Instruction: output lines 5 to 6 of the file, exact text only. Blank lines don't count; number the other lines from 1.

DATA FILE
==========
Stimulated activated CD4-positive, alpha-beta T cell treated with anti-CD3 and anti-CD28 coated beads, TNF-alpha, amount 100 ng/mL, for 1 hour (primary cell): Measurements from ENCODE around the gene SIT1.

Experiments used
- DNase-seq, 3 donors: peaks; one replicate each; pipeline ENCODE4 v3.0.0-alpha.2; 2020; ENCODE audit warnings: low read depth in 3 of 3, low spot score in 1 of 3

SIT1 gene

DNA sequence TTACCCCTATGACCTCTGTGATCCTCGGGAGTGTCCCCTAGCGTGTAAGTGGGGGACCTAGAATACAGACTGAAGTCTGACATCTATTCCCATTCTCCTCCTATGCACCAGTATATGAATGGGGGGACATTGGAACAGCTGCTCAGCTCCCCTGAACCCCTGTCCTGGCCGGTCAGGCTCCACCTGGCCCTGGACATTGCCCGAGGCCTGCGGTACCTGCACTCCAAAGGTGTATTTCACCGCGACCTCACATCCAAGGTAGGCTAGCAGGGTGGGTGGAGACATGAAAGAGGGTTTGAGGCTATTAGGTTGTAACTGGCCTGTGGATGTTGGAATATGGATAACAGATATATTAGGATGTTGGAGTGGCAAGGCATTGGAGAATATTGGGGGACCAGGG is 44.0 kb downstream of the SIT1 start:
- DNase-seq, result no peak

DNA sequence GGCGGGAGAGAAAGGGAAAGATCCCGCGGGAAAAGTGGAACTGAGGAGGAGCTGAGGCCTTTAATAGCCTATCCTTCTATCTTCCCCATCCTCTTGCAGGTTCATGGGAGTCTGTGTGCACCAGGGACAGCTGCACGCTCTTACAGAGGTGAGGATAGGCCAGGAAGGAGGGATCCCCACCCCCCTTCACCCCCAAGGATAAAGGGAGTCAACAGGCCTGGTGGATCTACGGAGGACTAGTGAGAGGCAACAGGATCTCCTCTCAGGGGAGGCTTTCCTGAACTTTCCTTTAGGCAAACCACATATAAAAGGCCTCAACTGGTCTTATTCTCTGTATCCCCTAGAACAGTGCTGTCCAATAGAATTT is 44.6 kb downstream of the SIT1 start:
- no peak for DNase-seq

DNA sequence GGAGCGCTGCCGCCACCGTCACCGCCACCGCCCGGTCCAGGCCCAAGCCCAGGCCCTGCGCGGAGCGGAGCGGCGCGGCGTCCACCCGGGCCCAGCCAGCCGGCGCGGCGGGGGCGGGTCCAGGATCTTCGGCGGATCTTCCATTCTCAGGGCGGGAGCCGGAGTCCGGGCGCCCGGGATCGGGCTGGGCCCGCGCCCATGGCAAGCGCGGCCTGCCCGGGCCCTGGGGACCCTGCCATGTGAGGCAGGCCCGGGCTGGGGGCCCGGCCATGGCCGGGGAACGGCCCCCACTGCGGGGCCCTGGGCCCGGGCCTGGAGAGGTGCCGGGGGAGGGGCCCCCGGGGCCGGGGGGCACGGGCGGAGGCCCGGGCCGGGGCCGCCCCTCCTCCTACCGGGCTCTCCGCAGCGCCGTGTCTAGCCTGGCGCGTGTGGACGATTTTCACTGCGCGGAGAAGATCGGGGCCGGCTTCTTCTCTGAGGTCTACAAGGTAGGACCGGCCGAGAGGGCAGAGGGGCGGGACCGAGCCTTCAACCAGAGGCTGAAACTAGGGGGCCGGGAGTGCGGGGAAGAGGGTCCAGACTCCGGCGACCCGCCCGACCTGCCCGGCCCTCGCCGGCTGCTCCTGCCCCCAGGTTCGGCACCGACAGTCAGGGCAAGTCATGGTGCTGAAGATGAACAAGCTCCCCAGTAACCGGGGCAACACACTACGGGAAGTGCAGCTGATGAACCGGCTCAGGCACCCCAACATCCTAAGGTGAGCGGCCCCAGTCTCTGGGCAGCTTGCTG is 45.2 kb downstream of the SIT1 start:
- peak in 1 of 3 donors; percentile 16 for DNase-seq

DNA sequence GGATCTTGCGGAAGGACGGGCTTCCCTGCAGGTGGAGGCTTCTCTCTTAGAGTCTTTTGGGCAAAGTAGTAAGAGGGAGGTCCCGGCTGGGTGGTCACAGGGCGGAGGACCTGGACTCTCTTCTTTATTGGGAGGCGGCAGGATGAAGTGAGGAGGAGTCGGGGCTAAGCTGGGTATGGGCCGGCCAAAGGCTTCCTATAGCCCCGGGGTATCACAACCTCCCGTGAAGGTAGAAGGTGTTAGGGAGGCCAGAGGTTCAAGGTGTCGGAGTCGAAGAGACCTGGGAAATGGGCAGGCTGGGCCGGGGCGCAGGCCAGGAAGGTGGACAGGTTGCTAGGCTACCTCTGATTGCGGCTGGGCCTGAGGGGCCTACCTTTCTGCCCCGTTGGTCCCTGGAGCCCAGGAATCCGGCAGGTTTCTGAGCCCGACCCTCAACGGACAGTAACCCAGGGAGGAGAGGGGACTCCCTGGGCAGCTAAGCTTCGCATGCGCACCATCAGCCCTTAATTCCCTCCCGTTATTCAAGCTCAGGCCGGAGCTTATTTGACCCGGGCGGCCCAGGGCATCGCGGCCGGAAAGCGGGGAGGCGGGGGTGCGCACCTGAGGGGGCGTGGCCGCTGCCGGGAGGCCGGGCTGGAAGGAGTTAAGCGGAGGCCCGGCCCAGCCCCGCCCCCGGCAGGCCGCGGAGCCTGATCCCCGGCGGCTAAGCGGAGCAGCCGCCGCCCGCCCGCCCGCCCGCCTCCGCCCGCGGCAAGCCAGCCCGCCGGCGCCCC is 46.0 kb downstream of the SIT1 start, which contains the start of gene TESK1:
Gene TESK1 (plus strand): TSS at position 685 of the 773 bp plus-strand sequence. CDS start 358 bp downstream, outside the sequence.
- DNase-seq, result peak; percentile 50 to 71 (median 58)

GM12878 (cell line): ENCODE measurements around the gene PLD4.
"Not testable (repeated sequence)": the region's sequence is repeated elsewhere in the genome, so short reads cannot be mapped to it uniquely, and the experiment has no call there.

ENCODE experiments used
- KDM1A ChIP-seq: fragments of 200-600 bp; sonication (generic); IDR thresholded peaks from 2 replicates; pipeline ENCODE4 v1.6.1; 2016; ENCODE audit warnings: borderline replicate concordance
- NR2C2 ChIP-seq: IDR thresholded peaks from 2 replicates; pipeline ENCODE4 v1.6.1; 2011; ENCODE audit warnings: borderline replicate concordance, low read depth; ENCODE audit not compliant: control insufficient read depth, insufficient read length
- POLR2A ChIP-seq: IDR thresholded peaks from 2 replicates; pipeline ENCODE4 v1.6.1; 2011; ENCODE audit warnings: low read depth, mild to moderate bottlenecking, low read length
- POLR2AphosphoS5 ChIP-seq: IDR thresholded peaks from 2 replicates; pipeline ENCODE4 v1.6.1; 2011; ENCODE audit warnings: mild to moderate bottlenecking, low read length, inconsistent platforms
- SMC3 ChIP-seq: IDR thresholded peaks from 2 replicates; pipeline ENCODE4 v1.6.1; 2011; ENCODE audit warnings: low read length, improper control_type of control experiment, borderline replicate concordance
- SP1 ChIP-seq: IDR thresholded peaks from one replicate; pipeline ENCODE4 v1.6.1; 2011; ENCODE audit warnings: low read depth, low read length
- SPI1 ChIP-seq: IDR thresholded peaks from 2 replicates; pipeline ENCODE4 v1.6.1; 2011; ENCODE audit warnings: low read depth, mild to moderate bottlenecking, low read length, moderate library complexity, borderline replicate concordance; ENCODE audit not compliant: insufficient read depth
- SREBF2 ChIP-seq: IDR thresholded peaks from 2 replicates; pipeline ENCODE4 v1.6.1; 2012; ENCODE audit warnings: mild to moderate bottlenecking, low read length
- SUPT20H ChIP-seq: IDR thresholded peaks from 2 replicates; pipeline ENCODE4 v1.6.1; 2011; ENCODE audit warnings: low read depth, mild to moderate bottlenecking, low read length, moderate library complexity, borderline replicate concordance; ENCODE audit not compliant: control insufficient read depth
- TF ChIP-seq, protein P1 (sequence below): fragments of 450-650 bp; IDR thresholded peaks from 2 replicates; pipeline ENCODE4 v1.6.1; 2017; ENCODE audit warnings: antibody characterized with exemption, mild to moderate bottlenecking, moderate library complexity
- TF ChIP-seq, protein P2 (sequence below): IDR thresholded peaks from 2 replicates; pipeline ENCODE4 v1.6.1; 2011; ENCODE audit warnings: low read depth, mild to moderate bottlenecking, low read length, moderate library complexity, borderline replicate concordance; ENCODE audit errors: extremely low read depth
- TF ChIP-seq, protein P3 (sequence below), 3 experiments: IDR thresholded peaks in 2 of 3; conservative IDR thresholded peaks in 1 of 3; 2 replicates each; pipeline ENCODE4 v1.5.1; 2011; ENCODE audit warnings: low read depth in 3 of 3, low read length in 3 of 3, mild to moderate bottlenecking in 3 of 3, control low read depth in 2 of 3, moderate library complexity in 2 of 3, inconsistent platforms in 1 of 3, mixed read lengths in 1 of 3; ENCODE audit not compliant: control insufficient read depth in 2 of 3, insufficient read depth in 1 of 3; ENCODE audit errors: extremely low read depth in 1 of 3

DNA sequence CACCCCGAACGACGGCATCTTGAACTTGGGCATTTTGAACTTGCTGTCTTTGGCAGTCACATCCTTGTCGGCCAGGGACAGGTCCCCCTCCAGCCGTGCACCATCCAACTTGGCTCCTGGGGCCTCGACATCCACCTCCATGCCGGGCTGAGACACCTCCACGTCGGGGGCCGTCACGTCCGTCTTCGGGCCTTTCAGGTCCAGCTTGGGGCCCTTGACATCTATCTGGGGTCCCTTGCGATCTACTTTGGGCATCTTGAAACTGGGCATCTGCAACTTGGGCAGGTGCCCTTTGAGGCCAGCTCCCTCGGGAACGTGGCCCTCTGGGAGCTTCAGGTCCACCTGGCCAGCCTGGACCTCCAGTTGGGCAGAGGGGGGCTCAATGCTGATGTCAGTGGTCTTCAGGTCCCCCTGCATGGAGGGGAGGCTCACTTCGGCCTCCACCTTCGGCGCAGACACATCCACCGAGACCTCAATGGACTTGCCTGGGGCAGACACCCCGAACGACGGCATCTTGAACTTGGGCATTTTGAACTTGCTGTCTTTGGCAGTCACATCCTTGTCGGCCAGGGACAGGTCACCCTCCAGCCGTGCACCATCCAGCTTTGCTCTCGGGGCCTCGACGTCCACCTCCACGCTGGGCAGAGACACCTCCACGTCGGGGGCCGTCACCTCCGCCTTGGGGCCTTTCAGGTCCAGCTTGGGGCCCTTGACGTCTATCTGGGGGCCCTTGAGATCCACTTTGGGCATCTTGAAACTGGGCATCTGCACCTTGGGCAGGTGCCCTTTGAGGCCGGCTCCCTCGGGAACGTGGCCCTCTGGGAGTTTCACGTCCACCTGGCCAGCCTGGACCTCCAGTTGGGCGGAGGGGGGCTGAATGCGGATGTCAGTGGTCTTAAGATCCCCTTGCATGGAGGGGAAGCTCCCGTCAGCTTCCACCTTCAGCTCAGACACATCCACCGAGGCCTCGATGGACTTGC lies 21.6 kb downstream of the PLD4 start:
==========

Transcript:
DNA sequence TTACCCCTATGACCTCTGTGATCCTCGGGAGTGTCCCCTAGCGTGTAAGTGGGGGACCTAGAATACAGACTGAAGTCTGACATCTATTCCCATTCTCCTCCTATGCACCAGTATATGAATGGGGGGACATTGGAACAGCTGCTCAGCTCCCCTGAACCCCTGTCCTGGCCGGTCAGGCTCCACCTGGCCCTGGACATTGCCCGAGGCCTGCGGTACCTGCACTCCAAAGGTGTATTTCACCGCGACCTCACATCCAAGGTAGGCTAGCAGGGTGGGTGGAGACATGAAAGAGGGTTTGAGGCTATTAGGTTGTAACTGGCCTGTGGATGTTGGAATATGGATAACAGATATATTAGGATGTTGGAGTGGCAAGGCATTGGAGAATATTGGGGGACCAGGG is 44.0 kb downstream of the SIT1 start:
- DNase-seq, result no peak